Sunday, September 15, 2013

Chess Story - Stefan Zweig

Coffee and a good book
There is nothing I like better than sitting at a cafe, drinking long black (or Espresso), reading a good book and watching people walk past. The quality of the coffee helps, as does the quality of the book, and I suppose the interest level of the people walking past. Yesterday I finished my last class before my break, and shortly after went for a coffee with a good book. I'm currently reading a strange novel called The Rook by Daniel O' Malley. I picked it up because of the chess connotation, and the write up on the back looked intriguing. It has been a great read up to now (I'm about half way through) and I'm hoping for a strong finish.

I have to admit, that I'm going through a phase of reading novels with a chess theme. Before The Rook I read Stefan Zweig's "The Royal Game" which is also known as "Chess Story", or just "Chess". As a chess player it was a fascinating little book portraying 2 extreme types of chess player. Zweig painted a bleak portrait of a professional World Champion, a man with no intellect outside of chess, and no imagination. Being a professional entails that the result and the prize is more important than the game itself. Challenging this is the talented amateur, driven to the extremes of sanity through constant thoughts about chess. This player imagines games in his head, splits his mind in two to play games against himself without a board and shows his emotions openly during the games. This small novel, or novella, is a lightweight read, but thought provoking. The major themes that run through the book deal with mental characteristics and the different outlooks of amateurism vs professionalism which are also portrayed in the different intellectual qualities of the 2 players. The background stories of the 2 main chess players allow us to sympathise with only one.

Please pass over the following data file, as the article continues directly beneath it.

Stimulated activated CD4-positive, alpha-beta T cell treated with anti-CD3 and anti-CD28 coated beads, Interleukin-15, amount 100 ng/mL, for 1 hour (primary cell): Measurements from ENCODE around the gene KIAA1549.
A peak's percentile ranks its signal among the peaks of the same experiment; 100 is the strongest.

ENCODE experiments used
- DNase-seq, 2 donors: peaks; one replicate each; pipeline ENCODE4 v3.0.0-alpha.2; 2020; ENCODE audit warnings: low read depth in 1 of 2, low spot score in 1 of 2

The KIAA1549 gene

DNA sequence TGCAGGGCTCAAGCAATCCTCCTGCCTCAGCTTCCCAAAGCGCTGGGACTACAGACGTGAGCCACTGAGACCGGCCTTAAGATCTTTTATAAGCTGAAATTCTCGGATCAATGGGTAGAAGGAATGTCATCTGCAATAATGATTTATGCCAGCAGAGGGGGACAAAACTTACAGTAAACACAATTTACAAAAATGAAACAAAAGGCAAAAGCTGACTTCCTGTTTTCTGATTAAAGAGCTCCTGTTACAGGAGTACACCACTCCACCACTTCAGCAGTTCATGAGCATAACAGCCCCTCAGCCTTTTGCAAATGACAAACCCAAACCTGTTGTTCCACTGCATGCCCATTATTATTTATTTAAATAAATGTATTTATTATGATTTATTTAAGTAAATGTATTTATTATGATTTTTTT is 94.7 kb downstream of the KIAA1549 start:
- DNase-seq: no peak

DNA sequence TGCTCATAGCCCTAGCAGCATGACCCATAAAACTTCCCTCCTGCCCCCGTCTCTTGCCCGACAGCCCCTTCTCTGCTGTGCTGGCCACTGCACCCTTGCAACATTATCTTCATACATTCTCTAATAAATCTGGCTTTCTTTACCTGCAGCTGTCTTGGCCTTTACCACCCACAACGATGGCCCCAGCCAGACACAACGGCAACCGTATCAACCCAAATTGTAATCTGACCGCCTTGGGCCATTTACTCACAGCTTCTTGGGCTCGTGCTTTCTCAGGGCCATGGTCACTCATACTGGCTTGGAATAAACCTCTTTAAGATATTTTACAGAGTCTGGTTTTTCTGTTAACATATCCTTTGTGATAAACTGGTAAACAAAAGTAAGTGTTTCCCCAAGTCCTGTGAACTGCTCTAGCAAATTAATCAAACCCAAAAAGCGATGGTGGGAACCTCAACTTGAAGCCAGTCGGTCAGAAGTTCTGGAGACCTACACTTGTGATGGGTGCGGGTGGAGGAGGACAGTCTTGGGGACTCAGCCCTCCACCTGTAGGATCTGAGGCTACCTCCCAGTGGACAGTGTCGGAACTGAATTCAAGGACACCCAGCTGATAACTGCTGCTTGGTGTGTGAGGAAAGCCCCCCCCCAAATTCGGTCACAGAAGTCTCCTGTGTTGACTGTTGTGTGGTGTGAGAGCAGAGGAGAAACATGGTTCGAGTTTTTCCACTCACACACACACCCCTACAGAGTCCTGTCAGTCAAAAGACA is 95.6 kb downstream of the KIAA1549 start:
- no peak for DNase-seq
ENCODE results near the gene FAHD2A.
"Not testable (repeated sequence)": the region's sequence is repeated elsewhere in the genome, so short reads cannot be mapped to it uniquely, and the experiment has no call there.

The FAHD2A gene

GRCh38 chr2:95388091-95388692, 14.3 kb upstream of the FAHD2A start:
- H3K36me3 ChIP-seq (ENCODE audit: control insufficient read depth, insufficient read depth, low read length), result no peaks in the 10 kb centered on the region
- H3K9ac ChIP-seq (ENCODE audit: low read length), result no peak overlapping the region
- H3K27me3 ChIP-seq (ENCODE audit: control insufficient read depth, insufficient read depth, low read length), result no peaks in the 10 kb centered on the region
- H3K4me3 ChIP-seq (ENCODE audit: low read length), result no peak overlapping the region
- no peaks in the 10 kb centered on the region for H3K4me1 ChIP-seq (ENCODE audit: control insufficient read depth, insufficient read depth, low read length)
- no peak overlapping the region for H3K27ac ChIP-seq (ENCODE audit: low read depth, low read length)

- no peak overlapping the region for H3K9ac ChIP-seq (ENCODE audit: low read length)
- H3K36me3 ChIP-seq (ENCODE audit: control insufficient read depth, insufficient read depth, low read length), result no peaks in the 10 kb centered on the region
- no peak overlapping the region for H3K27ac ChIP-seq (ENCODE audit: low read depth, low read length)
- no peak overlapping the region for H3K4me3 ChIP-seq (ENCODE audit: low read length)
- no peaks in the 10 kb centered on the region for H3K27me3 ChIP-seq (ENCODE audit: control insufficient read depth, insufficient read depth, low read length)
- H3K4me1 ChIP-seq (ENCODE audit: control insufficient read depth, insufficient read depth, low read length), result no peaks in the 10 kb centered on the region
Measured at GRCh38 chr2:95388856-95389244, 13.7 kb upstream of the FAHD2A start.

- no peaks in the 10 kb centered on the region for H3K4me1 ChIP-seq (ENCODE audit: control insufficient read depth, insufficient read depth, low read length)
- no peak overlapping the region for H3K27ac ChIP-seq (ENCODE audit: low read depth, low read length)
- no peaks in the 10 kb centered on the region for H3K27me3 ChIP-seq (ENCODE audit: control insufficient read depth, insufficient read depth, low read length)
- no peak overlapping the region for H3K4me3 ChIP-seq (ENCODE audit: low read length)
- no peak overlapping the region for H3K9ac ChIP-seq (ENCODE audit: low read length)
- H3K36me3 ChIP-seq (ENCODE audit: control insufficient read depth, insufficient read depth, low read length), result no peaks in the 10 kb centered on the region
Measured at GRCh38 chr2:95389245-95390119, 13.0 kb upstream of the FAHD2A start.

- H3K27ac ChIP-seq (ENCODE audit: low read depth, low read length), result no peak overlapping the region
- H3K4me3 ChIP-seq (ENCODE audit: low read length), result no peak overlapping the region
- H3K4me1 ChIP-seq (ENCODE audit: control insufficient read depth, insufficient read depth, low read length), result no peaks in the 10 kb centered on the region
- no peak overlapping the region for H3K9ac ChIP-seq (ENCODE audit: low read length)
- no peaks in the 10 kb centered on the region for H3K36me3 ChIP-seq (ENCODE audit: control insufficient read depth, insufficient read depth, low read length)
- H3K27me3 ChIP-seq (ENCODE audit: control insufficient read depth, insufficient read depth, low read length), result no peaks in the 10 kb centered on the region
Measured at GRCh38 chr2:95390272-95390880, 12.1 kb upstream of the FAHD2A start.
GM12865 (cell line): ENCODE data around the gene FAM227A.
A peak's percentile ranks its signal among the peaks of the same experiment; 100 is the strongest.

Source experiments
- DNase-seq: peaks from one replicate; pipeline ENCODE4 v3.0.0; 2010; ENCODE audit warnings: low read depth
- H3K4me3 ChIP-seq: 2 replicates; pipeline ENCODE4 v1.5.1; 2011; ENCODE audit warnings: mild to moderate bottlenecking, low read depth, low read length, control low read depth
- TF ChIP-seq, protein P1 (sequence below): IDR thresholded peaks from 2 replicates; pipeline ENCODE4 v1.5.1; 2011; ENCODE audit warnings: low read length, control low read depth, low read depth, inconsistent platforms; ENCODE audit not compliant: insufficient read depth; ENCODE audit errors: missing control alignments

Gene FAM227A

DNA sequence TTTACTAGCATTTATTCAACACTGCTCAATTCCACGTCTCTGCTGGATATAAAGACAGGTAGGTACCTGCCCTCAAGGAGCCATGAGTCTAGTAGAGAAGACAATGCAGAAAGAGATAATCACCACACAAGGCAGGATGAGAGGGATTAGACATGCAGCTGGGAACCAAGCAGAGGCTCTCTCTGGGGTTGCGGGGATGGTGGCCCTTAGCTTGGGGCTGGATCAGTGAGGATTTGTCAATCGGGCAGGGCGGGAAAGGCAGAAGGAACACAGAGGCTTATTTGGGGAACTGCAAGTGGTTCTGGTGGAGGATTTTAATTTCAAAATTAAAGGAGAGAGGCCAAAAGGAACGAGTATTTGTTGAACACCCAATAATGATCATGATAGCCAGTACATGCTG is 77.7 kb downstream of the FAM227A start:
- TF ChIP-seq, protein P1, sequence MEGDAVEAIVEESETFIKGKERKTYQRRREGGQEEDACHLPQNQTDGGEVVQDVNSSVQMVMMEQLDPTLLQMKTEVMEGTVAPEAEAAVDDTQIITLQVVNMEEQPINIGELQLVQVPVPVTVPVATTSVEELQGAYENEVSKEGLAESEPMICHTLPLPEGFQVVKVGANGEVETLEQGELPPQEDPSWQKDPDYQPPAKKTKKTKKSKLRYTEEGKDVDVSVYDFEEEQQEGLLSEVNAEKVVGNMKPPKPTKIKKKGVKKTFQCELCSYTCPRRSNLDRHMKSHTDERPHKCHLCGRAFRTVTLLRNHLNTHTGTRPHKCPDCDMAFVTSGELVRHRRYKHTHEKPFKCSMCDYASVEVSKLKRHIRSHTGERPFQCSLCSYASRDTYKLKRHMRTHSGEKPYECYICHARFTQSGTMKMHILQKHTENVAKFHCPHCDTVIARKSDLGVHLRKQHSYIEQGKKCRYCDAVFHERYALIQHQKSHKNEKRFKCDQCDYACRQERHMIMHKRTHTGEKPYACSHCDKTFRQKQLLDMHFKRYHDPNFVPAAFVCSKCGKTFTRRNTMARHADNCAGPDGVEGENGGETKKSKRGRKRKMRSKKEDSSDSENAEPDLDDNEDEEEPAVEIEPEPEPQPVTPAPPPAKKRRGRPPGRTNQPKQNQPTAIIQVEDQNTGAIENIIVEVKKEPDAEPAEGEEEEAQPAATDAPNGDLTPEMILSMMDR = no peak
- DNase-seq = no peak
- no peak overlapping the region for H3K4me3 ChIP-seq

Stefan Zweig's "Chess Story"
The other factor which is addressed in this novel is the atrocities conducted by the Nazi's during the second World War. Zweig was an exile from this regime, leaving his native Austria in the mid 1930's to avoid persecution which would inevitably come from his Jewish parentage. Sadly, the novel was published posthumously after Zweig and his wife committed suicide in 1942. Apparently, Zweig despaired of the situation in Europe leaving a farewell note including the words "I think it is better to leave on time, with head held high, an existence in which intellectual work has always been the purest joy, and personal freedom the highest good of this world." It is no accident that the hero of "The Royal Game" is an intellectual who is then starved of interaction with his fellow man, and with anything to stimulate his mind. The chess games that he learns from a stolen book add a welcome distraction to his empty life, but eventually the mental fatigue caused by playing imaginary chess games in between Gestapo interrogations drive his mind over the edge. I sense that Zweig felt an affinity to this character in some ways, starved of his ability to publish novels in his homeland and driven to explore new ways of life in emigre fashion. I thoroughly recommend this short novel to both lovers of chess and lovers of literature.

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